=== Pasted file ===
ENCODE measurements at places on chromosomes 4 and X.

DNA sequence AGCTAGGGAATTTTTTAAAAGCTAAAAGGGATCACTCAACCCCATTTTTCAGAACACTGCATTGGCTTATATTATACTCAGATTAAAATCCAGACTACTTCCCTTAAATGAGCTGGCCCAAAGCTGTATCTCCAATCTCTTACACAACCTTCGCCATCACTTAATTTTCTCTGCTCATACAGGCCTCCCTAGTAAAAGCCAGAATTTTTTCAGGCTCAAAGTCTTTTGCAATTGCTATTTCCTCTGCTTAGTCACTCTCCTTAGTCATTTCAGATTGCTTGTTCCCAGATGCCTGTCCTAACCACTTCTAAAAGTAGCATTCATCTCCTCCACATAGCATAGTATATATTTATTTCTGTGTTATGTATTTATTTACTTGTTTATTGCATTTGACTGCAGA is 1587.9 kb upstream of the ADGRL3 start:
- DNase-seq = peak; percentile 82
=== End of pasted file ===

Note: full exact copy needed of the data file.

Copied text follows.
ENCODE measurements at places on chromosomes 4 and X.

DNA sequence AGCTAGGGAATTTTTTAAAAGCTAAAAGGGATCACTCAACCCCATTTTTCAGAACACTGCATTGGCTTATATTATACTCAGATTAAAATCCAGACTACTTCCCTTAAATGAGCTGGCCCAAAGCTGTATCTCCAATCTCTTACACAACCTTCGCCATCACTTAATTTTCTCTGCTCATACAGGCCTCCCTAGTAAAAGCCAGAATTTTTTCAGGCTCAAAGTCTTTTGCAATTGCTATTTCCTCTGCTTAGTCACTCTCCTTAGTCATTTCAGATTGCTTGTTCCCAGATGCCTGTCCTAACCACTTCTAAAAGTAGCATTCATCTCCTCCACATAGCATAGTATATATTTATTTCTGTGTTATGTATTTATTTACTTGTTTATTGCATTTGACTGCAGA is 1587.9 kb upstream of the ADGRL3 start:
- DNase-seq = peak; percentile 82